Skirts go sky high

The 'new' mini is a very different animal from its Sixties cousin, writes Tamsin Blanchard. Photographs by Ben Elwes
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Indy Lifestyle Online
Hold on to your hems: this autumn, the micro-mini is back. You've heard that before, I know. But this time it really is. On the catwalks, clothes - for women at least - seem to be all but disappearing. As far as fashion designers are concerned, women are now so liberated, they don't need to wear clothes anymore, just a pair of high-heeled stilettos, a swathe of lace held on by a hairline strap, and a slick of red lipstick. Knickers are optional.

It's not surprising: first, so-called quality men's magazines, once interested in cars, watches and useless gadgets, become obsessed with scantily clad babes. No men's magazine cover is complete without one. Then, Penthouse relaunches and every fashion photographer in London wants to work for it. It's not porn, they say, it's hip. Meg Matthews, Noel Gallagher's wife, turns up at Number 10 bearing her mid-riff. Princess Di is photographed sunning herself on board Dodi's yacht, strapless and as good as topless.

The Nineties will be remembered as the decade of scanty lace shifts, "nude" clothes that you might as well not be wearing, plunging necklines, and dresses pulled together with just a handful of safety pins. The erogenous zone has become more important than the fabric that reveals it. Little - or nothing - is left to the imagination. Fashion designers are obsessed with sheer fabrics, worn with or without underwear. As we approach the Millennium, the trends look set to get shorter and skimpier. "The leg" will be the new season's focus. The longer the better. Donna Karan has even written the foreword to a book called simply Leg, to be published this September.

When Mary Quant slashed skirt lengths more than 30 years ago, London was swinging (sound familiar?), girls were "birds" (now we're babes) and the Union Flag was the greatest fashion accessory, (Liam Gallagher has just invested in three Union Flag cashmere jumpers by Brit designers Clements Ribeiro). Jacqueline Kennedy was cavorting on yachts with her rich playboy, in skirts that fell a few inches short of her knee. (Look out for Diana's take on the micro-mini this autumn, with or without her playboy's yacht, in a tabloid near you). Then, as now, there was a youthquake. Fashion was not for those who could afford it, but for those who were young enough to get away with it. Is this 1967 or 1997? I wish someone would help me out of this time-warp.

Of course, nothing in fashion is ever the same as it once was. This autumn's mini skirts are, in fashion speak, "new". In the Sixties, there was a certain innocence to the "mother of the mini," Mary Quant's invention. Then, it was about freedom, dancing, stripy tights and winklepicker shoes. In the Eighties, the short-skirted power suit was about the label inside it. Now, the mini is an altogether more sophisticated animal. Gone are the playful innocence and the status symbols, to be replaced by a knowing sexuality. This mini is about power games; designer tights and Gucci heels; flirtation as a means to an end, rather than simply as a means to getting a man.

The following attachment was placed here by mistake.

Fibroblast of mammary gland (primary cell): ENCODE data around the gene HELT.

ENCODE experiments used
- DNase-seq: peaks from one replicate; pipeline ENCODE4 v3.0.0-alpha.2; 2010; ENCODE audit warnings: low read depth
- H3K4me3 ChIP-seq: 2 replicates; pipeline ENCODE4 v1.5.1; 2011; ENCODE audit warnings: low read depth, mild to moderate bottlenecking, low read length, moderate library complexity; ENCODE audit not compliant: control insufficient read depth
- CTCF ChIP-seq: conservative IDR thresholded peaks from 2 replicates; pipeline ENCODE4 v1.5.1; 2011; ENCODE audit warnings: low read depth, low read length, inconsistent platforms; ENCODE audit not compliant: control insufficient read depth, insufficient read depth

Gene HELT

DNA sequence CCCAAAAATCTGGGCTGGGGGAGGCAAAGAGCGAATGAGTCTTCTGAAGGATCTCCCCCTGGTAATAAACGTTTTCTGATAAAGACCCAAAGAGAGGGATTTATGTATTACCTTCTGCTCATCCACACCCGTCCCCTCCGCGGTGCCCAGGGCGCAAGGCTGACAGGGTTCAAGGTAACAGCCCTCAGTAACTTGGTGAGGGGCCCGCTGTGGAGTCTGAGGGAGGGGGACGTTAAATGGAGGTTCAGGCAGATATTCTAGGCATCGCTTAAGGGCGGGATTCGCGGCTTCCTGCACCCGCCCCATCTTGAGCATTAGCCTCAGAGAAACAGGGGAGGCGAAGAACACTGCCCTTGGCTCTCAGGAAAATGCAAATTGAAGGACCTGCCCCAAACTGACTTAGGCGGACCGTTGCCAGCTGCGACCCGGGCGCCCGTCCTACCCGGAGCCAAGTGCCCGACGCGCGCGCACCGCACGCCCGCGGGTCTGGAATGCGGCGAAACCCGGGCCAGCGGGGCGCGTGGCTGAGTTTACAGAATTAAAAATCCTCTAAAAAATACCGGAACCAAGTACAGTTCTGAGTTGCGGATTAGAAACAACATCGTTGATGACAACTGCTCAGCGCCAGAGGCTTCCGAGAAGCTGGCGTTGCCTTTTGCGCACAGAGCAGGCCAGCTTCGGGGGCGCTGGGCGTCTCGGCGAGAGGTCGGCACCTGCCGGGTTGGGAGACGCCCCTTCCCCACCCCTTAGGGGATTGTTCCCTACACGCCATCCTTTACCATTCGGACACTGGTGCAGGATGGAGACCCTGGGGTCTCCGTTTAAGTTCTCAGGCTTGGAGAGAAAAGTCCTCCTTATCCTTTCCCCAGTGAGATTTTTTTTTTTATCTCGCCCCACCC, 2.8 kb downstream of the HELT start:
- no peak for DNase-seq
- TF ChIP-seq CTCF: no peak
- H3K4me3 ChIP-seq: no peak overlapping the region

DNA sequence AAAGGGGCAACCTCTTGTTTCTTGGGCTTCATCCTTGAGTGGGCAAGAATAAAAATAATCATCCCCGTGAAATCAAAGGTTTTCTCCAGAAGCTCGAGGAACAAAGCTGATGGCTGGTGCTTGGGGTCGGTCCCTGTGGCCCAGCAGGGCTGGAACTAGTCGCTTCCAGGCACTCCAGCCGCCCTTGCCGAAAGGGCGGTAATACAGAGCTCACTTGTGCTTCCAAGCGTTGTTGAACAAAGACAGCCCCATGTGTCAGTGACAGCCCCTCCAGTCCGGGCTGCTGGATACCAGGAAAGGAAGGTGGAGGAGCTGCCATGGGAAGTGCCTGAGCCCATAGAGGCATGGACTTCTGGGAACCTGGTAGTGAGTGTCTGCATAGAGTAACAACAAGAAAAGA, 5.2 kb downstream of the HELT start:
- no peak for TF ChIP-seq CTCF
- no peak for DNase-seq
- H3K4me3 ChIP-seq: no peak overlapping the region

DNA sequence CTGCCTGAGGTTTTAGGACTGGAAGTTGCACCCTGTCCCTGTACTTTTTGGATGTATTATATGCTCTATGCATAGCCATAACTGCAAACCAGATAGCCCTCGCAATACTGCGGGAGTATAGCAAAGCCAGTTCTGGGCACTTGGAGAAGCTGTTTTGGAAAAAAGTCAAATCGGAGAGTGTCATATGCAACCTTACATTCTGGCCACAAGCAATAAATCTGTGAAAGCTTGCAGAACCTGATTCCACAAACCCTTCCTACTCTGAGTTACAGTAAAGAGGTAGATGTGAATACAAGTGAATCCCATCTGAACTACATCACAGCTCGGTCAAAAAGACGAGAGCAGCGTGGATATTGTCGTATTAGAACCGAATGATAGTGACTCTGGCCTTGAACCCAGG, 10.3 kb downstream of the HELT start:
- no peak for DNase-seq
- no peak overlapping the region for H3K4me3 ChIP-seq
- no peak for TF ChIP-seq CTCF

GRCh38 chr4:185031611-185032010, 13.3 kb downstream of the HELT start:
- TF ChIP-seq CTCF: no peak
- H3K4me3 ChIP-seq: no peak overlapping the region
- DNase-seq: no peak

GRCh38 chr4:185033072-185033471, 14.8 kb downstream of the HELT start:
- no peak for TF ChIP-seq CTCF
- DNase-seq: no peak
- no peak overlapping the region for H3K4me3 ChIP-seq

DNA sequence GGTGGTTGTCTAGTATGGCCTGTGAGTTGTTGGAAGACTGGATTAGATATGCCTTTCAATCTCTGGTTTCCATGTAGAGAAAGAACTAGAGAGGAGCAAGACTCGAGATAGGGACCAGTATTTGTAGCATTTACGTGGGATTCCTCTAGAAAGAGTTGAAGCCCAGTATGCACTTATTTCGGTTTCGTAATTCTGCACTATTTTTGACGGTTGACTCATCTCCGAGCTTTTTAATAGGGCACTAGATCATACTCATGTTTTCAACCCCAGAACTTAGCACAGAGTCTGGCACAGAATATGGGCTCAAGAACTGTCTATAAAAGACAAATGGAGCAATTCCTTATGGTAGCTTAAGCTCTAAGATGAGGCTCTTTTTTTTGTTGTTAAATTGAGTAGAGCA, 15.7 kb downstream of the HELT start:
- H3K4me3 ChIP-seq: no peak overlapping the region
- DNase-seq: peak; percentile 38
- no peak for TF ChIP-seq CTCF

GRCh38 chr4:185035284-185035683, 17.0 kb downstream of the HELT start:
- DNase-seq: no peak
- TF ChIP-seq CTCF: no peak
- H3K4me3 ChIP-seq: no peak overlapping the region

On the right woman with the right legs and enough self-confidence, the micro-mini is the embodiment of sex and power, as seen on the catwalks of Givenchy, Gucci, and Chanel. It doesn't matter if they are skin tight, or flighty and pleated, as long as they are thigh-high. Not content to be knicker-grazing, some of them feature splits as well. At Clements Ribeiro, the mini is a kilt. Vivienne Westwood's are so short and saucy, they don't even cover your stocking tops. At Christian Dior, it is sugar almond coloured and worn with a nipped in jacket, bobby socks and platform shoes worthy of Betty Grable, the star whose legs were famously insured for a million dollars and were shown off at every opportunity. And who could blame her?

In 1968, fashion commentator James Laver called the mini skirt "the final word in the emancipation of woman - in proving her economic dependence. Long, hampering skirts were fetters to keep a woman home." Thirty years on, I can't remember the last time I was fettered by a long skirt or, for that matter, a pair of trousers. I don't need a glorified belt of a skirt to walk, run, climb flights of stairs and earn a crust. Nor do I want to flash my knickers as I do so.

Mini skirts have in turn been reviled and celebrated by women's movements. We just don't seem to be able to make up our minds as to whether they exploit the wearer, or the man the wearer is exploiting. And as for the parallels all too often drawn between skirt lengths and the economy, I'm sure Gordon Brown has more pressing matters on his mind than how his economic policies will make girls' skirts yo-yo. I hope so anyway. One thing is for sure however: if your legs measure anything less than 5ft from waist to stockinged heel, don't even think about it. The most important difference between 1967 and 1997 is that women now have a choice. You will not be regarded as a frumpy old maid if your skirt doesn't skim cellulite-free thighs.

If you like to show you are abreast of the trends but your legs are not smooth and slender pins, take the post-feminist, post-post modern, post- backlash option as designed by the young genius, Hussein Chalayan. It's called the skirt-trouser, a pair of narrow pants with the shortest, crotch- skimming skirt attached across the bum, all-in-one. You can bend over all you like and whether you are wearing knickers or not, no one will be any the wiser.

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